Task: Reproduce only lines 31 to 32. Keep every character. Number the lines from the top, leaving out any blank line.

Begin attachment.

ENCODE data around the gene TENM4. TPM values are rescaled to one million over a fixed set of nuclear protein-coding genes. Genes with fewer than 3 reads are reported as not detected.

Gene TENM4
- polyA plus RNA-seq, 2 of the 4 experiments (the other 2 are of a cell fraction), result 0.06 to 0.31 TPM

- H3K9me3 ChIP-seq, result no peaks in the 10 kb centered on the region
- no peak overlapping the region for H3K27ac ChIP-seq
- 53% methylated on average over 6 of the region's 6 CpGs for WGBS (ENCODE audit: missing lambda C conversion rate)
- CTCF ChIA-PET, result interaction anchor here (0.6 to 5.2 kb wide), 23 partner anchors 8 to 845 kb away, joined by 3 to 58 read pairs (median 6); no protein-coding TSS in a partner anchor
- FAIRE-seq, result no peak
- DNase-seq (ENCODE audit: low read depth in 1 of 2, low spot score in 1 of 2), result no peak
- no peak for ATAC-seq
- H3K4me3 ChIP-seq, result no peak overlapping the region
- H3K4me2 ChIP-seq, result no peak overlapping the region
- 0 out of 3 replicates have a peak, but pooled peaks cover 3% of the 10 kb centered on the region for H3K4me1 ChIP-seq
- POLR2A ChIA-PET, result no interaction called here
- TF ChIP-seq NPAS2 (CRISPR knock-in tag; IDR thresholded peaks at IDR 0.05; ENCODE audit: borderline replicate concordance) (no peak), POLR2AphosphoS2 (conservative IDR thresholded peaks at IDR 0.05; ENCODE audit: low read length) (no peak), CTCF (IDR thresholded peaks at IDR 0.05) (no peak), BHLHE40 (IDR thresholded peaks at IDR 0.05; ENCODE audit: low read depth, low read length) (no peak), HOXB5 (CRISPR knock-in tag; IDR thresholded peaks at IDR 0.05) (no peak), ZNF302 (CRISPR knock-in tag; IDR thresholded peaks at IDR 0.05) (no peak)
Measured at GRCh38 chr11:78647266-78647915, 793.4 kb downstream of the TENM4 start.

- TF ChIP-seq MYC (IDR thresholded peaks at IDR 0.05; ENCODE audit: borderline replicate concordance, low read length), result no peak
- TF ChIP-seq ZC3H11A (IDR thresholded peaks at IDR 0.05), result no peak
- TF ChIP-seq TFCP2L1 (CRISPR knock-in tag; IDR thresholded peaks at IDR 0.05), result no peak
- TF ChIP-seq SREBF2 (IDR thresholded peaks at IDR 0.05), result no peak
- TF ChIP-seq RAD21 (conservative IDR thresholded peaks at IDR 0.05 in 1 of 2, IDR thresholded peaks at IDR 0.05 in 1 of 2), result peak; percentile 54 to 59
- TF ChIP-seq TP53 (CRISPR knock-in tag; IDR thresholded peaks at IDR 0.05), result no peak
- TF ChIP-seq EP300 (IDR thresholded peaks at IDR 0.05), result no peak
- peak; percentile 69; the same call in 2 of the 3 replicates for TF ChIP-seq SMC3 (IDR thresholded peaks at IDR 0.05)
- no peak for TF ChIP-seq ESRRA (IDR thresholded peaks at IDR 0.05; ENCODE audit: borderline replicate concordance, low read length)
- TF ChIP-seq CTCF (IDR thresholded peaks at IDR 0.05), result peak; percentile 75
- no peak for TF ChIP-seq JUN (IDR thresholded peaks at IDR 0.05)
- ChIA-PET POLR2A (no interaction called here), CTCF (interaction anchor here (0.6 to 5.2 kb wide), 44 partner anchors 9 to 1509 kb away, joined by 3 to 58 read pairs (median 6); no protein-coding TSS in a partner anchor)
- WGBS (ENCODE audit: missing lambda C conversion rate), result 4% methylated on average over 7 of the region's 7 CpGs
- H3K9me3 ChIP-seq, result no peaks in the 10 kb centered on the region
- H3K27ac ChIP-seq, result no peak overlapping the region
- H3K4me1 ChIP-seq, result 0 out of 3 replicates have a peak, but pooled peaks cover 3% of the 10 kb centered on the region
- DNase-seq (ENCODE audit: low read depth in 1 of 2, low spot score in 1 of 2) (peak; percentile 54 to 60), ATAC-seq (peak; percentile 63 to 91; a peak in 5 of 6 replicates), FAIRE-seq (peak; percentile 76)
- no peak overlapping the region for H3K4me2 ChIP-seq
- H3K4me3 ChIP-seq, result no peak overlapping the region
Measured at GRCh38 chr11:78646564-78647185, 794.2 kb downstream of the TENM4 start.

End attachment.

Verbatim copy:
- H3K27ac ChIP-seq, result no peak overlapping the region
- H3K4me1 ChIP-seq, result 0 out of 3 replicates have a peak, but pooled peaks cover 3% of the 10 kb centered on the region